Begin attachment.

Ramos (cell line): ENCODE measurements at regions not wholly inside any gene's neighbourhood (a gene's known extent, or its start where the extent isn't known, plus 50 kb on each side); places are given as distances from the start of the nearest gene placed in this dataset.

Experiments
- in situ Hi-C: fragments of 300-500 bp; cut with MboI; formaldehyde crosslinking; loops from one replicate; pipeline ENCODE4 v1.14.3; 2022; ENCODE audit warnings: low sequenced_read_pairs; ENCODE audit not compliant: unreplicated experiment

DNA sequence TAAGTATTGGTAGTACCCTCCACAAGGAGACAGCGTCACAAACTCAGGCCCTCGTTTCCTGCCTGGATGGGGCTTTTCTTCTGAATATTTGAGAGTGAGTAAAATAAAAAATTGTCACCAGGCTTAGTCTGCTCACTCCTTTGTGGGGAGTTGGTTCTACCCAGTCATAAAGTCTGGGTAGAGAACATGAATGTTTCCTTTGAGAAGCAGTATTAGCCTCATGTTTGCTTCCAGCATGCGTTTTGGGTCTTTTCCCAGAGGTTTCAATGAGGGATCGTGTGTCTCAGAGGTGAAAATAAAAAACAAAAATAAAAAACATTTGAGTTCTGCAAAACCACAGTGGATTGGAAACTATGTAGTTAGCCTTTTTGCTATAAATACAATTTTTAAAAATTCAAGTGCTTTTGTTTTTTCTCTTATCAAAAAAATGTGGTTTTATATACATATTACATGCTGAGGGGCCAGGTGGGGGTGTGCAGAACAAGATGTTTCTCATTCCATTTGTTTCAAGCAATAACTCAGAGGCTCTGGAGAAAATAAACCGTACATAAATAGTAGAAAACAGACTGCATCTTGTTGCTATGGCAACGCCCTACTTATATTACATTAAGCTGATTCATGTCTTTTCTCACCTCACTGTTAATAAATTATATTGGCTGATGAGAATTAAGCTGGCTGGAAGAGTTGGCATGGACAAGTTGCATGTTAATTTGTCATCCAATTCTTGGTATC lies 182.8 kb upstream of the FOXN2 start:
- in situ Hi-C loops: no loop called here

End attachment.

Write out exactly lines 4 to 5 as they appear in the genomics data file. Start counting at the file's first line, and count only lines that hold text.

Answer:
DNA sequence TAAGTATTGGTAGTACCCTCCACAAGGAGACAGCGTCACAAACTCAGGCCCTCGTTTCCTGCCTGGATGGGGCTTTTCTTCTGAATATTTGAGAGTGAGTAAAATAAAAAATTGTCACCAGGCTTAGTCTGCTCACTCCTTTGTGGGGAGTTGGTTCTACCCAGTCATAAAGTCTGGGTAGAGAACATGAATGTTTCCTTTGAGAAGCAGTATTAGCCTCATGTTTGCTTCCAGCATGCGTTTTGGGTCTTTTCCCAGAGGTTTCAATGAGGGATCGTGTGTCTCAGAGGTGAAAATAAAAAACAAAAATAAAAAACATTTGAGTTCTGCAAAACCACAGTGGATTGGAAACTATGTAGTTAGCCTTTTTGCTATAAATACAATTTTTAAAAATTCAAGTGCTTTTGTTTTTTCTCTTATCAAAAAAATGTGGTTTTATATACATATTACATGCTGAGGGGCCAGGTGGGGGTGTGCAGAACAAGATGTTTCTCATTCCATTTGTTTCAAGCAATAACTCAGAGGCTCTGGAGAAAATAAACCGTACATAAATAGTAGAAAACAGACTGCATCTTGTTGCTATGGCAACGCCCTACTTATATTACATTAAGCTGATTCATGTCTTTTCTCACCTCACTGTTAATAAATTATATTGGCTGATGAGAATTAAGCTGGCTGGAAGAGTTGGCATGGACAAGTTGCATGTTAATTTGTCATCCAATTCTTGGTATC lies 182.8 kb upstream of the FOXN2 start:
- in situ Hi-C loops: no loop called here